“Since 2008, Pennsylvania’s tourism funding has been reduced by 65 percent. That is a false solution to the budget shortfall. Tourism means business in Pennsylvania,” said Rob Fulton, PACVB president. “In 2007, travelers spent $28 billion in Pennsylvania, that means dollars coming into our economy.”

Those involved with tourism locally said tourism funding needs to be increased, not decreased.

Read the entire article here >

Leave a Comment | Permalink

From WeAreCentralPa.com

LOGAN TOWNSHIP, BLAIR COUNTY - Tuesday was not the best opportunity to enjoy the great outdoors of Pennsylvania, but some lawmakers and folks in our area want to make sure tourism stays a state priority.

Local politicians, business leaders and tourism groups held an outside rally because of National Travel Rally Day.  Since tourism is the second leading industry in Pennsylvania, folks had a lot to say about it.

When you think of local tourist attractions, do you ever think barbecue?

“People think barbecue is more or less slapping some sauce on something, but there is a lot more to it, and we’re hoping to get the word out,” Brian Nevel of Huntingdon County said.

Nevel makes custom grills out of Huntingdon County.  He uses local fairs, festivals and tourist attractions to promote the business, but the economy is making those events take a hit.

Read the entire article here >

Leave a Comment | Permalink

From the Williamsport Sun-Gazette

BRADFORD - Some of the people who work closest with the Pennsylvania Wilds initiative vouched Thursday for the positive benefit the program has had on the 12-county tourism region it serves.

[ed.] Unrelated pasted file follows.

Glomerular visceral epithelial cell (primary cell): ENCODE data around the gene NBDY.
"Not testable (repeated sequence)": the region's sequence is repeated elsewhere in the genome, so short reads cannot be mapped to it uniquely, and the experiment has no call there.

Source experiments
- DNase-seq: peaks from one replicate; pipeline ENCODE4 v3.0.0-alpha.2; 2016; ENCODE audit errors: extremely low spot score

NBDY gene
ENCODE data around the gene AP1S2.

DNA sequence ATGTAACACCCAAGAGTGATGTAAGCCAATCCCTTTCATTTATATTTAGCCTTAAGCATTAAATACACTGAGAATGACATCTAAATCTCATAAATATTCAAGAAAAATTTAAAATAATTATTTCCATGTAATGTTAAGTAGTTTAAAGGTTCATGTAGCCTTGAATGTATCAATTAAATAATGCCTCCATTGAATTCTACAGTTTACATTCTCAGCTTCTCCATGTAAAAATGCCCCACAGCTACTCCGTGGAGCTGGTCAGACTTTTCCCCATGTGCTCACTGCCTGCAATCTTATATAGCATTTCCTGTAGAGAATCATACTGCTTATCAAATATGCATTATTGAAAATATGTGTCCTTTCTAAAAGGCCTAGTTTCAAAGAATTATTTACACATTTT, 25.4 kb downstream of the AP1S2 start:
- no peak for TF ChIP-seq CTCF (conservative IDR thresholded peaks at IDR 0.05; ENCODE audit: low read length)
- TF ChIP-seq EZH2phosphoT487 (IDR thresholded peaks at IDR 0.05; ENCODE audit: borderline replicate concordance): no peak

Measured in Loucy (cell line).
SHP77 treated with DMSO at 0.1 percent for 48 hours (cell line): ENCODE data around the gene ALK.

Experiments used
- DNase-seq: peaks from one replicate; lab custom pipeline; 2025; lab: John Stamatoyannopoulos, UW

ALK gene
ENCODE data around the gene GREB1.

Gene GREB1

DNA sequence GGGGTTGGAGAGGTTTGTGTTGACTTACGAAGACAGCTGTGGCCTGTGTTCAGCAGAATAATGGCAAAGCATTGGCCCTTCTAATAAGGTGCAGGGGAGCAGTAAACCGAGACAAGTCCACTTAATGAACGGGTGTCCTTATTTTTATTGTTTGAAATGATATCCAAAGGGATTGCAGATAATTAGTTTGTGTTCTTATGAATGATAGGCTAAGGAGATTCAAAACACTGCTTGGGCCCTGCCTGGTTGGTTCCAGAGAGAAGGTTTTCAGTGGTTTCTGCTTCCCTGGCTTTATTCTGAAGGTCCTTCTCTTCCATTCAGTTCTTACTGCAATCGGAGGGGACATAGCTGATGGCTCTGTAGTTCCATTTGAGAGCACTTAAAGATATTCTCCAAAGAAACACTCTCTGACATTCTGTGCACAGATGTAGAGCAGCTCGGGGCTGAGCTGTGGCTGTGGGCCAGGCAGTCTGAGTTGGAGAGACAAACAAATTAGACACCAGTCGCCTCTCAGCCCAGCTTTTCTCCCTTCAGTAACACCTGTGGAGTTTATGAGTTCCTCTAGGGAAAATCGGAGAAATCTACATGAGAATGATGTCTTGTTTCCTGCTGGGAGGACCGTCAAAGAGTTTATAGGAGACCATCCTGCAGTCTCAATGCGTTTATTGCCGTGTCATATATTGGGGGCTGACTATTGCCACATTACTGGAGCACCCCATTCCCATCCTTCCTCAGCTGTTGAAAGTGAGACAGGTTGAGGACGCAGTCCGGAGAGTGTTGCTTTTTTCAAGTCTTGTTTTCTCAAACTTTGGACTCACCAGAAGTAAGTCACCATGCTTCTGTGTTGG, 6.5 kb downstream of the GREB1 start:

Department of Conservation and Natural Resources Secretary John Quigley said more Growing Greener money is needed to keep improvements coming.

The state already has invested $126 million the last 8 years to improve park and forest infrastructure through the Growing Greener II program.

An additional $22 million has benefited recreation through DCNR’s Community Conservation Partnerships Program, according to Quigley.

A wide scope of amenities have flourished through the two programs, including campsites, trails, parks, rivers and other offerings enjoyed by visitors.

“Growing Greener II expires at the end of this year and there’s no replacement,” Quigley said. “We need a Growing Greener III.”

Read the entire article here >

Leave a Comment | Permalink

From the Uniontown Herald-Standard

Members of the Laurel Highlands Visitors Bureau staff recently traveled to Harrisburg to impress upon state officials the importance of the tourism industry in this region.

Marketing manager Kristin Ecker, and Christina Dorko, marketing and public relations assistant, represented the bureau at a rally and expo in Harrisburg on Thursday to support Pennsylvania Tourism Day, an event held every spring.

“It was to stress the importance and raise awareness of tourism and the economic impact it has on the state,” said Ecker.

“It’s a great way to get everyone excited and to reinforce why tourism is important to the economy of Pennsylvania,” said Dorko.

The rally included speakers who talked about the broad impact of tourism on the economy.

Read the entire article here >

Leave a Comment | Permalink

Next Page →